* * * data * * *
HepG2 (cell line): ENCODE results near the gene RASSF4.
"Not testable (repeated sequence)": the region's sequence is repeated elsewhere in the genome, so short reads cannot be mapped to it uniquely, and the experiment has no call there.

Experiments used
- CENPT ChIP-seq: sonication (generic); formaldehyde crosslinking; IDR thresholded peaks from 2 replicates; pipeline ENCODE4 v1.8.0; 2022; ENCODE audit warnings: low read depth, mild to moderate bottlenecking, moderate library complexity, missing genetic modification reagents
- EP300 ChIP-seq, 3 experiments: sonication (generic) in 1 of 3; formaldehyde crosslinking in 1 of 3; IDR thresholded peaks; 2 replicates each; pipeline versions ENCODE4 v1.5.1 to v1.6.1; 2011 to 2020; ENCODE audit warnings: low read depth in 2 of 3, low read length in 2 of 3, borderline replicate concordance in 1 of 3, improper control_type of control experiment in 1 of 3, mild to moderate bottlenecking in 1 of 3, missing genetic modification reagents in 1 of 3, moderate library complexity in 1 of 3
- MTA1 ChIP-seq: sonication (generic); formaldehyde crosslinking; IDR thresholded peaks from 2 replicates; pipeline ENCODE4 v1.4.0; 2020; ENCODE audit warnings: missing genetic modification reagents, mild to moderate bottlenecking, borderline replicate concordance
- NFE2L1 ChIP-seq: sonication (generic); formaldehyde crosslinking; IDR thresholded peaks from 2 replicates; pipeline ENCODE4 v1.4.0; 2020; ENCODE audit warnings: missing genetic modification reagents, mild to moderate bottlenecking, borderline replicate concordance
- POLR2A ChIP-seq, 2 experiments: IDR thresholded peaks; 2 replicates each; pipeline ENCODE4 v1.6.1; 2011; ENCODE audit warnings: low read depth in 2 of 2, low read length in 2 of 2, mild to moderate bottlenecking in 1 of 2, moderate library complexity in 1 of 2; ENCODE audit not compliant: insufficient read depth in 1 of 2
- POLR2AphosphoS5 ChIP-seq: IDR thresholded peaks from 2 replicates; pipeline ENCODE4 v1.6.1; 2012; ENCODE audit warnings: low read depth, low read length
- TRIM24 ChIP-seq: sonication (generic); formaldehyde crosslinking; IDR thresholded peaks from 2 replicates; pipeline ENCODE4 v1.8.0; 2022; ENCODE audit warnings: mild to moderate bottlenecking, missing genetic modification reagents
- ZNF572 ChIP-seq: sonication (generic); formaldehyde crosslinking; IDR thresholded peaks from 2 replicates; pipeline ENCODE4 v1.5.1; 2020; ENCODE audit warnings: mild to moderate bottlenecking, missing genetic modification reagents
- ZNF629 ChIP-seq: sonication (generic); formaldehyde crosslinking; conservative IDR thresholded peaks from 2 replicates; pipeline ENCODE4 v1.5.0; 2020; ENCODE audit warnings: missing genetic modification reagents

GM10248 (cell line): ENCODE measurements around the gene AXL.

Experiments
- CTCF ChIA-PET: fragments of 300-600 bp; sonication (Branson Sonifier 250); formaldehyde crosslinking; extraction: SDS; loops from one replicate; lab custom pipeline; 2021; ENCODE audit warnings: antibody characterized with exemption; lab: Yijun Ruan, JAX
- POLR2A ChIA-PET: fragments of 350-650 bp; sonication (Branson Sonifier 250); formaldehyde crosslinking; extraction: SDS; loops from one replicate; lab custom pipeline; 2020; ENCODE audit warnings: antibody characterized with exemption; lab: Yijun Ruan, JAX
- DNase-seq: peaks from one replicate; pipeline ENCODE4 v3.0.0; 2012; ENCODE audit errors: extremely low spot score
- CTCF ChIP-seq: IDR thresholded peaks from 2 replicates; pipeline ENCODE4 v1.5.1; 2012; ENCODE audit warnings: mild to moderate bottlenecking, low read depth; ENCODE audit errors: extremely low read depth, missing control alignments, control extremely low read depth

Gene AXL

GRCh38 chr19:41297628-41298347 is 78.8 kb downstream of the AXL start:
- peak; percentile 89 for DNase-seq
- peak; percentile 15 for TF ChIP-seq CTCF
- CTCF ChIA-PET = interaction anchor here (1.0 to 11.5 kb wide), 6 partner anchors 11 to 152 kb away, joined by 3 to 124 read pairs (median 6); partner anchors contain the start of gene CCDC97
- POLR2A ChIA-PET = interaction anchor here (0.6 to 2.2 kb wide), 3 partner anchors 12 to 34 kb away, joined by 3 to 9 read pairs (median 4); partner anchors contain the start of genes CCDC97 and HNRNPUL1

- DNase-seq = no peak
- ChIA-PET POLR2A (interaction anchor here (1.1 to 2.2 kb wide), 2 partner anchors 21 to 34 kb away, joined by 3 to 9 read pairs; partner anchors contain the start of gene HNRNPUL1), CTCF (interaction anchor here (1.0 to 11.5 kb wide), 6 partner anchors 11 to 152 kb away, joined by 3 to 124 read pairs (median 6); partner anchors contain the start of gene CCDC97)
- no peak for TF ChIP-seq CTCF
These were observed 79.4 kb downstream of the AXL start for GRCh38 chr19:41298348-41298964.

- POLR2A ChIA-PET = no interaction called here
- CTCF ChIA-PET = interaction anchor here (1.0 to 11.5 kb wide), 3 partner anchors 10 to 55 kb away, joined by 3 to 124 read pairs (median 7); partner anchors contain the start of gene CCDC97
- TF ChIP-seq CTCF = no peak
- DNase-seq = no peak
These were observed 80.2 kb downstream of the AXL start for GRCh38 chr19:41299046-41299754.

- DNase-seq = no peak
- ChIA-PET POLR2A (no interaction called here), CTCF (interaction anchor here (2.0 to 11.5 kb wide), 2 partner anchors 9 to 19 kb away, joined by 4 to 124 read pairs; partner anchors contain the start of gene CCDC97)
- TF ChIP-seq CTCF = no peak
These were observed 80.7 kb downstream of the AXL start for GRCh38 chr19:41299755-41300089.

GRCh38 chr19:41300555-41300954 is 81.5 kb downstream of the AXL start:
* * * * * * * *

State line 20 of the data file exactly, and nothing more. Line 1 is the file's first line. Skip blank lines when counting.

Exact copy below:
GRCh38 chr19:41297628-41298347 is 78.8 kb downstream of the AXL start: